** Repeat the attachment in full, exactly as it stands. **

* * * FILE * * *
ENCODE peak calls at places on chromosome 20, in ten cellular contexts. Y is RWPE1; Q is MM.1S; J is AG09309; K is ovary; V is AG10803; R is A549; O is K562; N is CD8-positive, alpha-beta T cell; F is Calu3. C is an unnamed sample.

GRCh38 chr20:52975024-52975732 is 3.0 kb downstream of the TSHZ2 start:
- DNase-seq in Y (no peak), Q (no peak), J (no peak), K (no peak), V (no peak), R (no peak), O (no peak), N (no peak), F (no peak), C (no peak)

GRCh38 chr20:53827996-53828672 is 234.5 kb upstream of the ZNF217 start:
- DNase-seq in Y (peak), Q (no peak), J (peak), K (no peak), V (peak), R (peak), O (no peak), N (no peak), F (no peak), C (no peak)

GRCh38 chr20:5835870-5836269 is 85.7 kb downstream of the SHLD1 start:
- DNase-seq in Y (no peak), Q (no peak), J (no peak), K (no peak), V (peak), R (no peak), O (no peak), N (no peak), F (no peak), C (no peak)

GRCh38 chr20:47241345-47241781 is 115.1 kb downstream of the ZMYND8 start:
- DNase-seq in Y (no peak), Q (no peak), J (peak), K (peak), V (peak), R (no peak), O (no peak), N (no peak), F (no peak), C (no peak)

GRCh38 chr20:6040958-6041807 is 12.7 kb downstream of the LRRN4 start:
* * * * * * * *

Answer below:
ENCODE peak calls at places on chromosome 20, in ten cellular contexts. Y is RWPE1; Q is MM.1S; J is AG09309; K is ovary; V is AG10803; R is A549; O is K562; N is CD8-positive, alpha-beta T cell; F is Calu3. C is an unnamed sample.

GRCh38 chr20:52975024-52975732 is 3.0 kb downstream of the TSHZ2 start:
- DNase-seq in Y (no peak), Q (no peak), J (no peak), K (no peak), V (no peak), R (no peak), O (no peak), N (no peak), F (no peak), C (no peak)

GRCh38 chr20:53827996-53828672 is 234.5 kb upstream of the ZNF217 start:
- DNase-seq in Y (peak), Q (no peak), J (peak), K (no peak), V (peak), R (peak), O (no peak), N (no peak), F (no peak), C (no peak)

GRCh38 chr20:5835870-5836269 is 85.7 kb downstream of the SHLD1 start:
- DNase-seq in Y (no peak), Q (no peak), J (no peak), K (no peak), V (peak), R (no peak), O (no peak), N (no peak), F (no peak), C (no peak)

GRCh38 chr20:47241345-47241781 is 115.1 kb downstream of the ZMYND8 start:
- DNase-seq in Y (no peak), Q (no peak), J (peak), K (peak), V (peak), R (no peak), O (no peak), N (no peak), F (no peak), C (no peak)

GRCh38 chr20:6040958-6041807 is 12.7 kb downstream of the LRRN4 start: